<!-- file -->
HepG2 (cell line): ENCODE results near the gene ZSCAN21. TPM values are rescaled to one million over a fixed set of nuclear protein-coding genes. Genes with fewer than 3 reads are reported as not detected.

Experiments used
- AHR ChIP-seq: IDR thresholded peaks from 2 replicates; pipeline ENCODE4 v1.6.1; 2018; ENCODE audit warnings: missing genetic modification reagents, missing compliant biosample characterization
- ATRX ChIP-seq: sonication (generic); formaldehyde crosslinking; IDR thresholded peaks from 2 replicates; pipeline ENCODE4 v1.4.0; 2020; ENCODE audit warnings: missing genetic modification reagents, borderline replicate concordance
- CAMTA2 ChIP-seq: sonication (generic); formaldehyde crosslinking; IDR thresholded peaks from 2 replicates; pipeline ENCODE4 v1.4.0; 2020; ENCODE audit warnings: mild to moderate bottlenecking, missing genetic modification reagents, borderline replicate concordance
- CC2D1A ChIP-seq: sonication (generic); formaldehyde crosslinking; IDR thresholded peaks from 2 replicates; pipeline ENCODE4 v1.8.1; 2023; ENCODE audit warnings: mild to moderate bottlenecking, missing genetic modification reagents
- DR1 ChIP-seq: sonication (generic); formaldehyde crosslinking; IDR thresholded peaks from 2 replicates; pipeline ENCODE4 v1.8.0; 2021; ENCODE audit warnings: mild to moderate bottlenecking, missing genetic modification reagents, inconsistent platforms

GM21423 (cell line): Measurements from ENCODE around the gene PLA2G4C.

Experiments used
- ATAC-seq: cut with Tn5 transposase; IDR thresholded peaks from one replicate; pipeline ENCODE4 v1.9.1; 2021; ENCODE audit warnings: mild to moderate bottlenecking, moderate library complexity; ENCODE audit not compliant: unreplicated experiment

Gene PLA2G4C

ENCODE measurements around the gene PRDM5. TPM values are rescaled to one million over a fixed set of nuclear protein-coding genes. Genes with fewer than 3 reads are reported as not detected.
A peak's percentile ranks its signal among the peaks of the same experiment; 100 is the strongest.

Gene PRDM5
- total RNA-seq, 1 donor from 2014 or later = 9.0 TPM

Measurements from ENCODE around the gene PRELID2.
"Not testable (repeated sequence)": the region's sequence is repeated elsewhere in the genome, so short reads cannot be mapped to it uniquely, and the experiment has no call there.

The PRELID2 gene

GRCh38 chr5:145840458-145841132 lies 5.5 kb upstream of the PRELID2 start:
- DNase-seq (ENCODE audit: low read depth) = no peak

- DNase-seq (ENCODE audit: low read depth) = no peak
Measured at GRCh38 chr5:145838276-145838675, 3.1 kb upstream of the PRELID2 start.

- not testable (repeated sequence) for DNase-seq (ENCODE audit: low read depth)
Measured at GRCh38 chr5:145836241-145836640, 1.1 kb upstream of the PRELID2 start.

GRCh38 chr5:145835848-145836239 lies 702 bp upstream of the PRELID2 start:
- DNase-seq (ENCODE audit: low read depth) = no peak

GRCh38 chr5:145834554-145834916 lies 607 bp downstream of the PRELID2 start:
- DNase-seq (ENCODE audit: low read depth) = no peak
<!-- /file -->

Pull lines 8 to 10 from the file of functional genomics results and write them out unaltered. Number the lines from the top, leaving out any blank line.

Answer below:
GM21423 (cell line): Measurements from ENCODE around the gene PLA2G4C.

Experiments used
- ATAC-seq: cut with Tn5 transposase; IDR thresholded peaks from one replicate; pipeline ENCODE4 v1.9.1; 2021; ENCODE audit warnings: mild to moderate bottlenecking, moderate library complexity; ENCODE audit not compliant: unreplicated experiment